Orthodox advocacy groups are engaged in an effort to win a modest, but significant, tax relief for parents of Jewish and other private school students in New York State.
The issue focuses around federally tax-exempt savings accounts for college tuition, widely known by their number in the tax code: 529. One of the many changes to the federal code made by the recently passed Tax Cuts and Jobs Act opens up the funds to use for tuition for grades kindergarten through 12 at private schools of parents’ choice.
Many states also offer tax benefits for 529s, most basing rules on those defined by the federal government. However, a technicality in New York’s code has left the matter open for state authorities to decide whether Congress’ move will have an effect on state’s policy.
Avrohom Weinstock, associate director of Education Affairs at Agudath Israel of America, is among the leading voices advocating for the change to be mirrored in New York.
“The typical, middle-class frum parent is put in an almost impossible situation, sacrificing to make tuition payments of anywhere from $5,000 to $15,000 per child, and our mishpachos are growing, baruch Hashem. It’s untenable. While Agudath Israel has been instrumental in bringing millions of dollars in governmental funding to New York yeshivos over the years, one of our priorities now is bringing assistance directly to parents,” he told Hamodia.
The Agudah, together with the Orthodox Union (OU), the Catholic Conference and other private-schools activists, has been reaching out to legislators and state officials in the hopes that final clarification of the matter will be favorable for the hundreds of thousands of parents they represent.
Yet, it seems they are facing an uphill battle. In mid-January, the New York State Department of Taxation and Finance released a report on effects of the federal tax bill, saying, “it appears that distributions [of 529 funds] for K-12 tuition expenses would not be considered qualified distributions under … New York statutes.” However, a subsequent memo from the department added that they “will continue to review the federal law’s provisions on 529 plans … and welcome discussion for possible solutions and alternatives.”
State Senator Simcha Felder told Hamodia that he did not think the report closed the door to overtures on the matter.
“Right now they made it clear that their interpretation excludes K through 12, but that doesn’t mean that we shouldn’t keep advocating for change,” he said. “People who are working to help New York families that send to non-public schools should definitely keep up their efforts.”
Several other voices in the state legislature have also expressed support for changing the state law to mirror recent federal changes, Senate Majority Leader John Flanagan reportedly among them.
“For now, we have to hold off on utilizing them for K though 12, but the discussions are ongoing at multiple levels,” Nathan Diament, executive director of the OU Advocacy Center, told Hamodia. “Like a lot of issues with tax, the discussion of 529s are tied to a lot of larger issues. Tax is like a Rubik’s cube; once one piece gets moved it affects everything else along with it, and we are hoping to get this piece resolved in a way that’s favorable for the community.”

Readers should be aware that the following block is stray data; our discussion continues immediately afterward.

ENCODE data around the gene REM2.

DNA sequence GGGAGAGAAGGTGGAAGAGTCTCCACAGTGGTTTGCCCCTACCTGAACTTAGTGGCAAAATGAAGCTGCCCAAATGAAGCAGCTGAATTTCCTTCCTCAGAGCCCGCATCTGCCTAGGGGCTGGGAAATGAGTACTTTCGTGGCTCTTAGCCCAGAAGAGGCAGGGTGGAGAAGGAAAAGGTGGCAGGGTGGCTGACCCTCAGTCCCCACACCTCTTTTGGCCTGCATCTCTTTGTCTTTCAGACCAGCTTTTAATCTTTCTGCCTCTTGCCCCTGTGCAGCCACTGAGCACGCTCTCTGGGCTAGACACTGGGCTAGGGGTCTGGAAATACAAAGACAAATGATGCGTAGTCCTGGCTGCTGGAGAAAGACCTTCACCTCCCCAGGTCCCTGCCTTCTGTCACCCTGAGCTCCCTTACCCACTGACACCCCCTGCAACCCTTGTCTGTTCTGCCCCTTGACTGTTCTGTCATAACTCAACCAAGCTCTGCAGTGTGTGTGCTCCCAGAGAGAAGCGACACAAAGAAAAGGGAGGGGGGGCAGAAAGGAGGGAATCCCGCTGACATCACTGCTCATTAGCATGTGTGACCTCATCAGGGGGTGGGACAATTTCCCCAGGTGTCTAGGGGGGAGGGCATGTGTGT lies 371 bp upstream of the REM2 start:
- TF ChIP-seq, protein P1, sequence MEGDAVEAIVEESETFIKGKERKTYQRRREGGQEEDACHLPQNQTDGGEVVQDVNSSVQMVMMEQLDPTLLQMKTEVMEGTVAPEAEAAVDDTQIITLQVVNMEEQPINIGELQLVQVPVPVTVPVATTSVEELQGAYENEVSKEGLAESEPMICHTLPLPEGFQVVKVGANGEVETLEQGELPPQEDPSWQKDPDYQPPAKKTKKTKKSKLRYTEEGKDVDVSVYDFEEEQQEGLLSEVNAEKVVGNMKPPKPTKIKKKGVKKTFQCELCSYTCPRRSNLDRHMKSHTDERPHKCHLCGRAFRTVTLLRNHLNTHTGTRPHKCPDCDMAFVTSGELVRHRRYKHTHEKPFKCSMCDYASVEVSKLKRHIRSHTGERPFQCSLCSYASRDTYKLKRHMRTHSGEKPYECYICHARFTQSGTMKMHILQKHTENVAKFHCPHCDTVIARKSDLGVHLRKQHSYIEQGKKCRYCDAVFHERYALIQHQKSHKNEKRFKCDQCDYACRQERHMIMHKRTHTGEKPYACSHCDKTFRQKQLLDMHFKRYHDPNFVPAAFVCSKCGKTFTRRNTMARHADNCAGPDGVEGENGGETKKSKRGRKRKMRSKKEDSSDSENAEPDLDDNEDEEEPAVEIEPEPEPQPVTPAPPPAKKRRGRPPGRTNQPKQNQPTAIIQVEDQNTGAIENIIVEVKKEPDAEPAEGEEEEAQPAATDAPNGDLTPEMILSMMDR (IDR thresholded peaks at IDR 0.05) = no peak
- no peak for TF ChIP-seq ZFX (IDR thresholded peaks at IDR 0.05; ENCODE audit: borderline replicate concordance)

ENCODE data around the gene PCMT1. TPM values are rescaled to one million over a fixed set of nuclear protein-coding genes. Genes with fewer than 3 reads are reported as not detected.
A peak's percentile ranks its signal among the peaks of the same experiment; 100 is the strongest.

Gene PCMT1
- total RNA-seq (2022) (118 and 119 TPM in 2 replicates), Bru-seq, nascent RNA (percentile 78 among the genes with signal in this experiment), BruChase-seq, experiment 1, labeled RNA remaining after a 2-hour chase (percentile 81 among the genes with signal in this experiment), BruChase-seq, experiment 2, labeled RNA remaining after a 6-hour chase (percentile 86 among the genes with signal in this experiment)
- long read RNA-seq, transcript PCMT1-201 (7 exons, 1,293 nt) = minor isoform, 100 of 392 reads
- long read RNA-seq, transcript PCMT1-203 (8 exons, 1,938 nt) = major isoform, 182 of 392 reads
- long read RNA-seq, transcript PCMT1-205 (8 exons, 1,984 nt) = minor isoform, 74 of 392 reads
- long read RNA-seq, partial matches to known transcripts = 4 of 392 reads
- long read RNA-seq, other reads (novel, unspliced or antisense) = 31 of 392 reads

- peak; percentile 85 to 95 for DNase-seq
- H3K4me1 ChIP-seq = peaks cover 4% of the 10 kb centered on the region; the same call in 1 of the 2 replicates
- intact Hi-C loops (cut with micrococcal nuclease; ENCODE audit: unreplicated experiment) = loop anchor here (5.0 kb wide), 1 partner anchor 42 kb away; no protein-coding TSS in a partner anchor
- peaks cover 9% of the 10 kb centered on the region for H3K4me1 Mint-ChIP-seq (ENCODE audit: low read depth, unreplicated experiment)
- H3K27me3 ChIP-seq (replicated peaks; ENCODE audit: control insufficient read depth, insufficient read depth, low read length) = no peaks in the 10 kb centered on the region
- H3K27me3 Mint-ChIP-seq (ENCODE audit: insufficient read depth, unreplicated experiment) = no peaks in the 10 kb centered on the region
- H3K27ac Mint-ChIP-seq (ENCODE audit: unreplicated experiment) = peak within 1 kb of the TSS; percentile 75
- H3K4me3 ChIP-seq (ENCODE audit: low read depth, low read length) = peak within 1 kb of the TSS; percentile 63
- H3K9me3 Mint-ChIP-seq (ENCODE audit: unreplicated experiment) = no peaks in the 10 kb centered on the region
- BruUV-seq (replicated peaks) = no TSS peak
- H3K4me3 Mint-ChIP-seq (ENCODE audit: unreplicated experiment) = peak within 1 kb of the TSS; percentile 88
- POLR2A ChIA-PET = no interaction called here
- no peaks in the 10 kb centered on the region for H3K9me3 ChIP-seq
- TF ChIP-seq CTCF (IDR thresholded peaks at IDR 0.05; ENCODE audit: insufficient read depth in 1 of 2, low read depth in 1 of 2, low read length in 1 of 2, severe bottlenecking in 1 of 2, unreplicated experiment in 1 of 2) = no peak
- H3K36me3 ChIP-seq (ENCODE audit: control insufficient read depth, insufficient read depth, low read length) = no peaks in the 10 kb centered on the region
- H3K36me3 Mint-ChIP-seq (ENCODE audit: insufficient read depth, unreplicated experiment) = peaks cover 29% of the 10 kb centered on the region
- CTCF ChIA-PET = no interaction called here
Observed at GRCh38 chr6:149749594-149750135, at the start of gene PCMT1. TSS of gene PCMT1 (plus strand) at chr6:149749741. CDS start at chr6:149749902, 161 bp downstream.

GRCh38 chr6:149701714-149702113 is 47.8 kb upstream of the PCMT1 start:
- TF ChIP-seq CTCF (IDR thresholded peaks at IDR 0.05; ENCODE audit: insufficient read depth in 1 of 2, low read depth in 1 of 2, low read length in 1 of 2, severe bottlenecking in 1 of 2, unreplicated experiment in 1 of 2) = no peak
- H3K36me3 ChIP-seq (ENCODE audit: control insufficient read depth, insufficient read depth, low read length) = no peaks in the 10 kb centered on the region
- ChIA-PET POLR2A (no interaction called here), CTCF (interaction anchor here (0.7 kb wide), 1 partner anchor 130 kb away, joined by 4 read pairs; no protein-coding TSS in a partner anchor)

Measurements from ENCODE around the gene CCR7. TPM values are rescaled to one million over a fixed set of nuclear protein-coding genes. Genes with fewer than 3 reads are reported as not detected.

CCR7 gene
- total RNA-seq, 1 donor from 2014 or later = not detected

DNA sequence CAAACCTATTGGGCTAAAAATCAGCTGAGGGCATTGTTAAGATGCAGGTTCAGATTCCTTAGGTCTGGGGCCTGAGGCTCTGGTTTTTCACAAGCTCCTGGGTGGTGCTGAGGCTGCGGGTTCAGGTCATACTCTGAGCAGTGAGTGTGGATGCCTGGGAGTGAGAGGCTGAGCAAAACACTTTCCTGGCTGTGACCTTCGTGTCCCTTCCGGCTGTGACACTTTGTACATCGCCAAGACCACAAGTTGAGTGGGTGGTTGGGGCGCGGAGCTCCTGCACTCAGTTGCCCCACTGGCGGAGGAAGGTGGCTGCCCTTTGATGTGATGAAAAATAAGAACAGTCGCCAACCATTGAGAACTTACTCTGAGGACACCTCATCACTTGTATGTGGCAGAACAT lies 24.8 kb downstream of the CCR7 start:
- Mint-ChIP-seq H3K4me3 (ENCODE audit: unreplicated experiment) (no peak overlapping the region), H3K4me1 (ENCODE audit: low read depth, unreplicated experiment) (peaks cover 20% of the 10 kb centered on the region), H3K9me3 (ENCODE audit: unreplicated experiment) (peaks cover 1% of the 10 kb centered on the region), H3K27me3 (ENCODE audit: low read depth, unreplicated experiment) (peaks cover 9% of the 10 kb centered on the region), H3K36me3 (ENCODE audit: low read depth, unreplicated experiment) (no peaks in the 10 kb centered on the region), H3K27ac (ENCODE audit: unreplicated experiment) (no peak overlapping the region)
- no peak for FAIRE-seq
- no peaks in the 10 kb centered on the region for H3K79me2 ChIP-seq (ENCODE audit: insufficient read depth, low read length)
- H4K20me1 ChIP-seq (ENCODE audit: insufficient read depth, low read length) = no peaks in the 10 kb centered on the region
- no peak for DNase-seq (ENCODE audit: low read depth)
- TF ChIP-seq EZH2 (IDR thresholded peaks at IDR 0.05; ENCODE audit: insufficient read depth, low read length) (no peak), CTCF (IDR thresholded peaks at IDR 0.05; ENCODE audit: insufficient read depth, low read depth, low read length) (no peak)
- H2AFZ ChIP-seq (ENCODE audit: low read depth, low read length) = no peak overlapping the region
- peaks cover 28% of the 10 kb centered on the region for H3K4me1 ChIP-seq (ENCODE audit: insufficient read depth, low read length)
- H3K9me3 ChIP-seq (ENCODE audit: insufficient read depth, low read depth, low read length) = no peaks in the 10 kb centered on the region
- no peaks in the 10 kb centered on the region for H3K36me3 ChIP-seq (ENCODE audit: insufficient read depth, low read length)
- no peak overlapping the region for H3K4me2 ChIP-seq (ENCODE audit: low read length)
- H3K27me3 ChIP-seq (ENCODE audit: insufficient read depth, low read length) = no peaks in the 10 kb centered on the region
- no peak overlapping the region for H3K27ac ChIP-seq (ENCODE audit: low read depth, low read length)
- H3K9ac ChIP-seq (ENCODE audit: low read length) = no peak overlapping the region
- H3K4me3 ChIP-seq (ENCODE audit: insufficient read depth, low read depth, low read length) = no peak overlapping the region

The issue has become a flashpoint for anti-school-choice voices as well, most prominent among them the New York’s teachers’ union, which is advocating strongly against the change.
One key argument used for maintaining the status quo is that expanding 529’s tax advantages to primary schooling would gravely decrease the state’s tax base.
In an article recently published in the Harvard University-backed journal Education Next, Mr. Weinstock engaged in a comprehensive mathematical review of the widely circulated cost projections of expanding 529s at the state level, demonstrating that the move would come at a minimal cost to New York. He said that some policymakers had taken note, and are working with him to see what can be done.
“This would help the very individuals that Democrats who opposed the 529 federal overhaul seek to assist,” said Mr. Weinstock. “There are some that see school choice as a zero-sum game. That’s unfortunate. A strong public school system and robust private school network benefit all.”
The expansion, should it be made, could stand to benefit families far more than the federal adjustment. According to federal law, only the profits made on investments in 529 accounts are tax exempt, limiting the advantages of this financial instrument to parents who can invest significant sums for a number of years before withdrawing for tuition.
Yet under state law, contributions of up to $10,000 to 529s are deductible from one’s taxable income, which could yield significant savings for any family able to set aside funds for their children’s education, even if only for a short period of time.
“Listen, it’s a deficit year. New York is projecting a $4 billion shortfall, and we know that,” said Mr. Weinstock. “But our middle class, tuition-paying parents may be running a deficit every year. They pay billions into the system in the form of taxes to support education, and receive little in the form of educational assistance in return. We owe it to them to fight for relief, irrespective of the financial climate in Albany. The federal win regarding 529s, and the ability to build on that at the state level, present a needed opportunity to somewhat ease that crushing burden.”